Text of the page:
Last updated at Mon, 24 Jul 2017 19:22:35 GMT

September 20th. Yup, I said it. We are two days away from the Autumnal Equinox, and I find myself asking; where have the spring and summer gone? With about 6 working days left in the federal FY13 most of us are knee deep in year-end wrap and FY14 prep (even though that might be delayed a little while).


I read a nice article in the New York Times last weekend by Matthew L. Wald called “Imagining a Cyberattack on the Power Grid.” The subject of Mr. Wald's article is a scenario based on the book “Gridlock” co-written by Byron L. Dorgan, a former US Senator, in which the nation's power grid is the subject of a multi-state sponsored cyberattack. While Mr. Wald wrote a thought provoking piece based on a work of fiction, it was the opening paragraph that hooked me for 2 reasons. First of all, it sounds like a feasible plot for the next Call of Duty - COD: SCADA. Secondly, and more important, was the fact that our power grind is entirely too vulnerable and this is a real world dilemma we could face any day.


The timing around this article could not be more on point. There are more than 200 agencies and organizations that are gearing up to participate in a large scale drill focused on this scenario. The thought behind this drill is that an attack like the one described in Mr. Dorgan's book has the ramifications to be more catastrophic than the confusion and panic that ensued following the attacks on 9/11. To test how our utilities and government agencies respond to these types of incidents is crucial to our recovery from this type of attack but it is equally important to analyze the data from this exercise to take a proactive stance in closing the vulnerable gaps in the grid.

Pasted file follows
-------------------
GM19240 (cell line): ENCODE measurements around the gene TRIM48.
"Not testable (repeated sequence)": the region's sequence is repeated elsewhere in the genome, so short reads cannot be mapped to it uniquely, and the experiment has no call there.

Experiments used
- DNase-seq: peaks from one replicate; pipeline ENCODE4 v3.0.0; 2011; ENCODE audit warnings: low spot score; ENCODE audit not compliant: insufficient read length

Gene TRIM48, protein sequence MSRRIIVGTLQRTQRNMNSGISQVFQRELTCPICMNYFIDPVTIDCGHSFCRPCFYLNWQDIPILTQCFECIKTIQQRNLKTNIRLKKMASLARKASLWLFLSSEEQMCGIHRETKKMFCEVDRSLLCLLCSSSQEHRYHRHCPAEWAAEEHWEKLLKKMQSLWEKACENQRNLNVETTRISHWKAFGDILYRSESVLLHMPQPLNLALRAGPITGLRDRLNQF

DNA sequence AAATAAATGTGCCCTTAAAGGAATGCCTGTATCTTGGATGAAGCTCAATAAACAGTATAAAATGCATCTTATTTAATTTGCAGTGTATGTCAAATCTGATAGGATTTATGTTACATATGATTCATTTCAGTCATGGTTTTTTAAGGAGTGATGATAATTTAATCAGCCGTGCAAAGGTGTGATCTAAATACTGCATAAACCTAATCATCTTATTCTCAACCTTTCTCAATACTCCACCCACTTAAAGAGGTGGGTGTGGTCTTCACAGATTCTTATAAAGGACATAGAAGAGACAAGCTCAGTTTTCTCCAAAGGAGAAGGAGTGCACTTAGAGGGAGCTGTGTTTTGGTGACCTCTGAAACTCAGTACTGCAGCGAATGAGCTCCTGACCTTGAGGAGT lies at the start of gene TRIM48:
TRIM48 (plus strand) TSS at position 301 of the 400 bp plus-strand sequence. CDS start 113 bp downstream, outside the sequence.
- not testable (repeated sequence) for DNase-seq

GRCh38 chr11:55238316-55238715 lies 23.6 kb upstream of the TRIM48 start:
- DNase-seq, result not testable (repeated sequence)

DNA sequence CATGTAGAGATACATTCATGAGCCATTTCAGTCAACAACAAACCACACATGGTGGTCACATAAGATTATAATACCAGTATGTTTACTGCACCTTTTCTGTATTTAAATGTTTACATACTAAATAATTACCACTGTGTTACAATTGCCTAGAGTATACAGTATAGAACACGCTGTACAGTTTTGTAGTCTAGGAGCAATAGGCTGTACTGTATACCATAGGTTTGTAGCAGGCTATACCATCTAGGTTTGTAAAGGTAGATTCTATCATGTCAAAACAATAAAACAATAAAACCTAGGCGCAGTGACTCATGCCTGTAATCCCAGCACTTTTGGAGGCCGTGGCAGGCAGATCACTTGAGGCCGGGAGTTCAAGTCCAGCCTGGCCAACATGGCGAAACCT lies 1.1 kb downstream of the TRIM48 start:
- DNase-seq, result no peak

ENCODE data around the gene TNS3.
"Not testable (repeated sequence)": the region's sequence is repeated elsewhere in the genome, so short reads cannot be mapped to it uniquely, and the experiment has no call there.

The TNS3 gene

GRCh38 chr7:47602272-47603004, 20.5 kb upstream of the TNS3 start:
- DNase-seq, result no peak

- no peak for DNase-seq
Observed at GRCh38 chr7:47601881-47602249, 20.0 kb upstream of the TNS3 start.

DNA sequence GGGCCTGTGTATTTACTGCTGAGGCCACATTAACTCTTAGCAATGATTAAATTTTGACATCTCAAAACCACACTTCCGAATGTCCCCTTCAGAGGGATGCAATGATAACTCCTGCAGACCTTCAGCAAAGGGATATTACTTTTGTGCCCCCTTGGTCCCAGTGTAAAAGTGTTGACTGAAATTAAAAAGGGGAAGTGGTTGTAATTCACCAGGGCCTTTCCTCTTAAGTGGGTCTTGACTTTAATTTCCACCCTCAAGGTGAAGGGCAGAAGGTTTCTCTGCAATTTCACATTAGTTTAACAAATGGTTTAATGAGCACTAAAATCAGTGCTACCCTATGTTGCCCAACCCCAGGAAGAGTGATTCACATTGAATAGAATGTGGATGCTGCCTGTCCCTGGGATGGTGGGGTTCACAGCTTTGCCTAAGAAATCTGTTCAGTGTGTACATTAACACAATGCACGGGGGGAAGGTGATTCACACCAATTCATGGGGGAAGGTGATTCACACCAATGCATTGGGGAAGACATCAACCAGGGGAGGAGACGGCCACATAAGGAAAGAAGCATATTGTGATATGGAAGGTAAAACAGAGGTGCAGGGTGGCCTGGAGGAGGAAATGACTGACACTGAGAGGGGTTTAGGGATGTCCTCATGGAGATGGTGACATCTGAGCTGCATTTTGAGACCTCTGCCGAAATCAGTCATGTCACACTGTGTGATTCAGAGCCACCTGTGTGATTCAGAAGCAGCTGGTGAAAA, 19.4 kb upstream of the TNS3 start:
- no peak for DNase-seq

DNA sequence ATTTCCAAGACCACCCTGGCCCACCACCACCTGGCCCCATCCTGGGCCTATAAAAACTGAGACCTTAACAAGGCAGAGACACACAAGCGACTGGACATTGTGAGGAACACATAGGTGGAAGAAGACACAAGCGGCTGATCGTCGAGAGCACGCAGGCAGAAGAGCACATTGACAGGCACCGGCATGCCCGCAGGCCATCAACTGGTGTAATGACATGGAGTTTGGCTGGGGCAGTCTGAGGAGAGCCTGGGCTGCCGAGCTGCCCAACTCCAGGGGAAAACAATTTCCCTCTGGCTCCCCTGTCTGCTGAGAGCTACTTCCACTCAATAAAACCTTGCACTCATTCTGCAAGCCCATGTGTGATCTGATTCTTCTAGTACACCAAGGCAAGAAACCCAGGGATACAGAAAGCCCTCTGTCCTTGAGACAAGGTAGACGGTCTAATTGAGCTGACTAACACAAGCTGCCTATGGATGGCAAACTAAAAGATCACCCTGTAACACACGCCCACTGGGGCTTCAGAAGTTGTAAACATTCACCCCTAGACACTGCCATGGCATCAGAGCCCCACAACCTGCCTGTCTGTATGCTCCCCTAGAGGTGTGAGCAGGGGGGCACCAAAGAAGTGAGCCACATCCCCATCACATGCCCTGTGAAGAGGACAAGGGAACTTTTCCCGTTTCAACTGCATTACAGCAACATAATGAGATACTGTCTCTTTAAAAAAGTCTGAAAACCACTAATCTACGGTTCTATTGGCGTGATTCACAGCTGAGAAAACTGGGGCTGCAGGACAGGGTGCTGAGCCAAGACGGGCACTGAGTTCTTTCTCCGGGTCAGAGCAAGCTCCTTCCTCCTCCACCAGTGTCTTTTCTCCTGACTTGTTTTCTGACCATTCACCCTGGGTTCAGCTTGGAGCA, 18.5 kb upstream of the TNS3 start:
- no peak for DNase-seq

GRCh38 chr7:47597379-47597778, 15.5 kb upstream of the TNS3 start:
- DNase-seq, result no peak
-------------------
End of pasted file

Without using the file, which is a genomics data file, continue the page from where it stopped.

This all comes back to protecting your critical controls and networks. Many organizations that have classified or critical networks use air gaps, taking that network (or network segment) offline. This does make them more secure from outside attacks, but it also makes them more difficult to deal with from a vulnerability management, exploit/vuln prioritization, and remediation stand point.


We have had an offline process in place for a while for Metasploit, allowing you to take the market leading pen-testing tool into these critical networks. We have done the same with Nexpose. Our latest release 5.7.10, Rapid7 has just made your life a little bit easier by allowing organizations to both activate a license and update their product without having a direct connection to the Internet. Nexpose users can now activate their product using an offline activation file and can update their software using a deployed installer, delivered through portable transport that the customer chooses, such as USB or CD. This allows organizations to maintain the security and segregation of their air gap in a simple one-step update without having to go through an overly convoluted process.


To learn more about this process please reach out to your Account Manager or our Support Team. If you are unsure of how to contact your Account Manager you can do so by emailing